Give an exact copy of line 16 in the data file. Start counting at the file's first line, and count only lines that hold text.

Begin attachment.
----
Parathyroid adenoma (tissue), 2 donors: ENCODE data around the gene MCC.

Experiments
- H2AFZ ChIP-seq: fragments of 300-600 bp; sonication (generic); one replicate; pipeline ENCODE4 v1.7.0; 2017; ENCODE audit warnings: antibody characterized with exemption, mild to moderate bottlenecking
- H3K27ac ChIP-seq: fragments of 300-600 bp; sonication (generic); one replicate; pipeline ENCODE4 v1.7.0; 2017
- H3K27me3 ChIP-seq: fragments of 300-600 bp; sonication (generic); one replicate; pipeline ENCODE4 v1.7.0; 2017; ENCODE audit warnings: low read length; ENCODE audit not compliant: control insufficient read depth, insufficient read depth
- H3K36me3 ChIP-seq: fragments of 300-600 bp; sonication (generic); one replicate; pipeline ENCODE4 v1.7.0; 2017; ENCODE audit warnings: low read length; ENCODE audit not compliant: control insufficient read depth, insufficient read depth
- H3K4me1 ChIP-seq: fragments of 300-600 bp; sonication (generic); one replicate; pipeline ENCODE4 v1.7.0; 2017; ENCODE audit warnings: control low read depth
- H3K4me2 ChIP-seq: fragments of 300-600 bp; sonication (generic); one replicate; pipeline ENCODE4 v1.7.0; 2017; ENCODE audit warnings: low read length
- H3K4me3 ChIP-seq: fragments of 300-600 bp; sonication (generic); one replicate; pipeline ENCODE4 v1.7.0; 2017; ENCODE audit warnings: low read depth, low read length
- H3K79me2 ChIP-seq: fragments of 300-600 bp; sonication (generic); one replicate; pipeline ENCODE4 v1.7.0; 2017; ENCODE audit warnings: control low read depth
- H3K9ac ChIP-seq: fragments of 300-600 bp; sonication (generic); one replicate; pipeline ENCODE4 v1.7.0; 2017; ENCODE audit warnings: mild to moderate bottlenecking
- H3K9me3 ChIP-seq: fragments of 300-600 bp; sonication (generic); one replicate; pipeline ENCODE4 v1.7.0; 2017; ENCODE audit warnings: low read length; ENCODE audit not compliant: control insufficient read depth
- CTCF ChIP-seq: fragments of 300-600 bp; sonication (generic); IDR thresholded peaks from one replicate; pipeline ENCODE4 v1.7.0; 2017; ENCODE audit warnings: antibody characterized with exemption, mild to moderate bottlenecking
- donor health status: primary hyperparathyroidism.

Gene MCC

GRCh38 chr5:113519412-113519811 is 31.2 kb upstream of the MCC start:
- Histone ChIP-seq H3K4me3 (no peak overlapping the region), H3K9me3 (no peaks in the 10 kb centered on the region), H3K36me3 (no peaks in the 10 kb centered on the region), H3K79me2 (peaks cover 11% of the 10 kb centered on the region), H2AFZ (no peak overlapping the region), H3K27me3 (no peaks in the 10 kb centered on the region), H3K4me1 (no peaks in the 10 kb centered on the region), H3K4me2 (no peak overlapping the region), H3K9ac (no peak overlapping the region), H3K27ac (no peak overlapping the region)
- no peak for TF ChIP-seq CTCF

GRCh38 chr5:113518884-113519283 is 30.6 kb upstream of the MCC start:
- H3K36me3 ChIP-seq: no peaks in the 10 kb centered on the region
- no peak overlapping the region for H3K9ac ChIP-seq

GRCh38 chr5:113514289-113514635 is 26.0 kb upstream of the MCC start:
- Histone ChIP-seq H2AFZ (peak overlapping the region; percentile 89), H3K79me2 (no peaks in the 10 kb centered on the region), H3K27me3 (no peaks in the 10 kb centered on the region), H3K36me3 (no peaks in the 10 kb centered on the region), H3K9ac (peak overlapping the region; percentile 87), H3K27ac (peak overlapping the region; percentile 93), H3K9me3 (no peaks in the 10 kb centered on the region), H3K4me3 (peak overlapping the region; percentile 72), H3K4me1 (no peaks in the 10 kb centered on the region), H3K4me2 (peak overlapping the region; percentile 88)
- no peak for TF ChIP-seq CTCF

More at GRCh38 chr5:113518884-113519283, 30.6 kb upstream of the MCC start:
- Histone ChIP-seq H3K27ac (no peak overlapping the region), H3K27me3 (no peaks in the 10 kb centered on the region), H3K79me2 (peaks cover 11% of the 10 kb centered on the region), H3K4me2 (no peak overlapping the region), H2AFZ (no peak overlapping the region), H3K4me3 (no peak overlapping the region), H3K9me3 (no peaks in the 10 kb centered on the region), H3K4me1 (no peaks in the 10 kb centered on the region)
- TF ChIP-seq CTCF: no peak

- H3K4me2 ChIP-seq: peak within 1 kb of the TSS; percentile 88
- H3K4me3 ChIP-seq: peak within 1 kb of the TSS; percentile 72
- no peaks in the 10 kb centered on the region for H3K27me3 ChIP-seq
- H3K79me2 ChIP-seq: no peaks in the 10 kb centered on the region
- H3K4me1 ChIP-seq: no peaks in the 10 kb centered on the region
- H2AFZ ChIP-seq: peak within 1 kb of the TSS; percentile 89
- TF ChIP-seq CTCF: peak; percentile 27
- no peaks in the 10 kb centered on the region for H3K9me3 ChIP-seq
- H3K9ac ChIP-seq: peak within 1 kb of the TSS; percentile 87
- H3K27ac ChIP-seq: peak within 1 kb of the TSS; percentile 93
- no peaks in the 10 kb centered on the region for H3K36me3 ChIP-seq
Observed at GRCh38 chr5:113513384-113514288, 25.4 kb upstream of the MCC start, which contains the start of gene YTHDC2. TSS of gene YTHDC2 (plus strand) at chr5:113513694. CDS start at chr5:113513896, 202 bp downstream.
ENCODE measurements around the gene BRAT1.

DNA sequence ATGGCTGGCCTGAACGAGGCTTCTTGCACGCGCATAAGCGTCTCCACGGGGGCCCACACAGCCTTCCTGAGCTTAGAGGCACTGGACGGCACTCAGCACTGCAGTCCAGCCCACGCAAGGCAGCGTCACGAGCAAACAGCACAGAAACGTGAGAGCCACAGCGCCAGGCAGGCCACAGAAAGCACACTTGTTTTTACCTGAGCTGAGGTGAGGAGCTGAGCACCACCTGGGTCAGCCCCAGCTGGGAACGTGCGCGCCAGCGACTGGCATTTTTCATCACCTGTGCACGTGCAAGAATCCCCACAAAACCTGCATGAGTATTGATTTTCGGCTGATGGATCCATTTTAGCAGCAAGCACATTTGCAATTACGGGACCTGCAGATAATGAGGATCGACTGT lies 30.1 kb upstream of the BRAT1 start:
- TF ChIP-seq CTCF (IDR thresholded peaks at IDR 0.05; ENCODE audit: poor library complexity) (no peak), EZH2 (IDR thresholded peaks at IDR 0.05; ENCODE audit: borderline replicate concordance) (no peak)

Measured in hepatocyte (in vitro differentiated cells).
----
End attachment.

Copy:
GRCh38 chr5:113519412-113519811 is 31.2 kb upstream of the MCC start: